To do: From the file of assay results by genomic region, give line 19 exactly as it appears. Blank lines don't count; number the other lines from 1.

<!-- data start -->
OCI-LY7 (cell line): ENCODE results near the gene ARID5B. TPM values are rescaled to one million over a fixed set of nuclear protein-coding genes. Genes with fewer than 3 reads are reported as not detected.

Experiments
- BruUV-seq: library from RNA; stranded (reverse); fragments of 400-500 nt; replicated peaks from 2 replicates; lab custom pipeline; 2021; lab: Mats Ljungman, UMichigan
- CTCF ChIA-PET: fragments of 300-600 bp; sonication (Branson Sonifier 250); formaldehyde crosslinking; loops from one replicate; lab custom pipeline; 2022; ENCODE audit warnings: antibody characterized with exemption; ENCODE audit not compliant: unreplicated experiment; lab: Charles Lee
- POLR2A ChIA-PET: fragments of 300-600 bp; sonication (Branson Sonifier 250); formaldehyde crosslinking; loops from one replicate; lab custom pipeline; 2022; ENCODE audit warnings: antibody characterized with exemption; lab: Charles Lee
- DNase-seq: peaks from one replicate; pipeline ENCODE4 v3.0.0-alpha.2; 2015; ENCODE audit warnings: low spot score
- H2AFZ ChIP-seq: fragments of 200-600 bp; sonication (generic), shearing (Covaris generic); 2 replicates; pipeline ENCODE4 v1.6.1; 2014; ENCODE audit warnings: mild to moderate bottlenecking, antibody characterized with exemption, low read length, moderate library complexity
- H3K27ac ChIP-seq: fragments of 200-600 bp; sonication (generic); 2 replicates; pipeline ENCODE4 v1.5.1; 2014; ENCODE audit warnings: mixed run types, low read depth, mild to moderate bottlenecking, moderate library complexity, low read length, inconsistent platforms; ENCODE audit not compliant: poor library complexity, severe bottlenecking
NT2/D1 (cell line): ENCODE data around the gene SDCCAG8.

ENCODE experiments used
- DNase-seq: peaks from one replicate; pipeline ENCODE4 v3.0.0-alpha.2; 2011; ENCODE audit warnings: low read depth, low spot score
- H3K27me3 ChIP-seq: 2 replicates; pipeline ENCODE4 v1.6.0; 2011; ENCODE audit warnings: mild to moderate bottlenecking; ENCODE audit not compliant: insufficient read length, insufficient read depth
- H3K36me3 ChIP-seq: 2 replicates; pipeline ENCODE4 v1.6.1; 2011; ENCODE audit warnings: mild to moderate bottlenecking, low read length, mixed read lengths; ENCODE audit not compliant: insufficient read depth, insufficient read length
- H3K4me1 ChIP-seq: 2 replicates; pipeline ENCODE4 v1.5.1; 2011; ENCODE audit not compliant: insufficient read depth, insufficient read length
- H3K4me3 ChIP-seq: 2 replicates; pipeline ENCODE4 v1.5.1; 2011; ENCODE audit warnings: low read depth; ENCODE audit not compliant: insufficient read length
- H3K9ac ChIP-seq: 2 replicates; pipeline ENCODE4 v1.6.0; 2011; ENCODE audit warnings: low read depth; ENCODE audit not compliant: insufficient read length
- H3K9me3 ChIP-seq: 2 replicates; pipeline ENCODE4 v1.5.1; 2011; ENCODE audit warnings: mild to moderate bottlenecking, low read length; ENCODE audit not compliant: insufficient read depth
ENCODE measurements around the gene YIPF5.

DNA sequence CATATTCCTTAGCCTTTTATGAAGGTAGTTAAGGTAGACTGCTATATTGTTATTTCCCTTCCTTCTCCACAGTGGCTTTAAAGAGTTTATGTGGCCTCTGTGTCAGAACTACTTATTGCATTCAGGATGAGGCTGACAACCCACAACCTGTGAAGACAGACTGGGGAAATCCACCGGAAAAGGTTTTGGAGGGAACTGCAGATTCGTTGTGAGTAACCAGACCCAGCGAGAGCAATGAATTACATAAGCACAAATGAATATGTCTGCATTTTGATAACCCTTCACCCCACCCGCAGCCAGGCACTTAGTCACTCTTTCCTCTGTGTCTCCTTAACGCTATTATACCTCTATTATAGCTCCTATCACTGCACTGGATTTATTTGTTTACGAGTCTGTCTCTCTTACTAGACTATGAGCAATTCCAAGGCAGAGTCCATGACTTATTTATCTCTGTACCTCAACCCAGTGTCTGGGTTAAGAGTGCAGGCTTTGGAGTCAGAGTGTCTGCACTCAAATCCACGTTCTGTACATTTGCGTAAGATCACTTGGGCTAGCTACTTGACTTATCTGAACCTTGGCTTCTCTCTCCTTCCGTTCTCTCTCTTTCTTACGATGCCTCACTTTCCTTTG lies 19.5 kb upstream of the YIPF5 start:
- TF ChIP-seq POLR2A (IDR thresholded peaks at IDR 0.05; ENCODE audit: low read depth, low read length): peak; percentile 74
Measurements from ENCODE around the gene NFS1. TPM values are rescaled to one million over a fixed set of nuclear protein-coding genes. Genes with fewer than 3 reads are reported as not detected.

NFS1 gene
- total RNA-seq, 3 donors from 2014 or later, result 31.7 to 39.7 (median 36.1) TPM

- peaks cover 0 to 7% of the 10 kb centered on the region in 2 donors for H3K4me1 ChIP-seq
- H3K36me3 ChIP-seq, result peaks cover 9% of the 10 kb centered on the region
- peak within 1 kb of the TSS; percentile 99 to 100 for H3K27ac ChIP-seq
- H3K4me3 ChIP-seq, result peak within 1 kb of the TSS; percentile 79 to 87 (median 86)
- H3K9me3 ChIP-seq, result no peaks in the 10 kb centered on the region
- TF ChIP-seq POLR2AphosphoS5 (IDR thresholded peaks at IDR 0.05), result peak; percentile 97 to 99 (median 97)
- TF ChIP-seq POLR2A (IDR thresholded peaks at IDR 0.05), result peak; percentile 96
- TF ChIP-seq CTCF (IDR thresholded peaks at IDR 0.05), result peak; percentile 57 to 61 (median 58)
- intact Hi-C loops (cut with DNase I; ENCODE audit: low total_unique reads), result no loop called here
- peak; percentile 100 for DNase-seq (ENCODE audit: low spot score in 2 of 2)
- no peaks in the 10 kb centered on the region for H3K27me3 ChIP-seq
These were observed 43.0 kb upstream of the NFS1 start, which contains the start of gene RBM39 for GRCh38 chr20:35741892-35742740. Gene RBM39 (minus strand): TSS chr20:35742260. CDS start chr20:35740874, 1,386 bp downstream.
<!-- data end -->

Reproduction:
DNA sequence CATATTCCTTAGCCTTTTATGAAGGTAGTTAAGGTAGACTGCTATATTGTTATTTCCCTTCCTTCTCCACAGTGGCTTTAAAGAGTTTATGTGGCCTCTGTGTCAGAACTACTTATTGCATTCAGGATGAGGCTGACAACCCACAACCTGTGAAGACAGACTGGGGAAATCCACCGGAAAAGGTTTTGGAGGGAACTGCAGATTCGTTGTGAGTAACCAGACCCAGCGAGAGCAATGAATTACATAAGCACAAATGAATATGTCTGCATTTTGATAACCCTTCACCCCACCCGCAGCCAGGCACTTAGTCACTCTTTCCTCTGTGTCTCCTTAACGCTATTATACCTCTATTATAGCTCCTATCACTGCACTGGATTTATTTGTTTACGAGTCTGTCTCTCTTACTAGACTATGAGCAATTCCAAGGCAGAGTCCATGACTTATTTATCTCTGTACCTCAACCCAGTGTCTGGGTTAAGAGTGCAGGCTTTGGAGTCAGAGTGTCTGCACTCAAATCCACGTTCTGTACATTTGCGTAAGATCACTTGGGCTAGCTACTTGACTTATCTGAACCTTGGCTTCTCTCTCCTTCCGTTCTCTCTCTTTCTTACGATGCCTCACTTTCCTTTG lies 19.5 kb upstream of the YIPF5 start: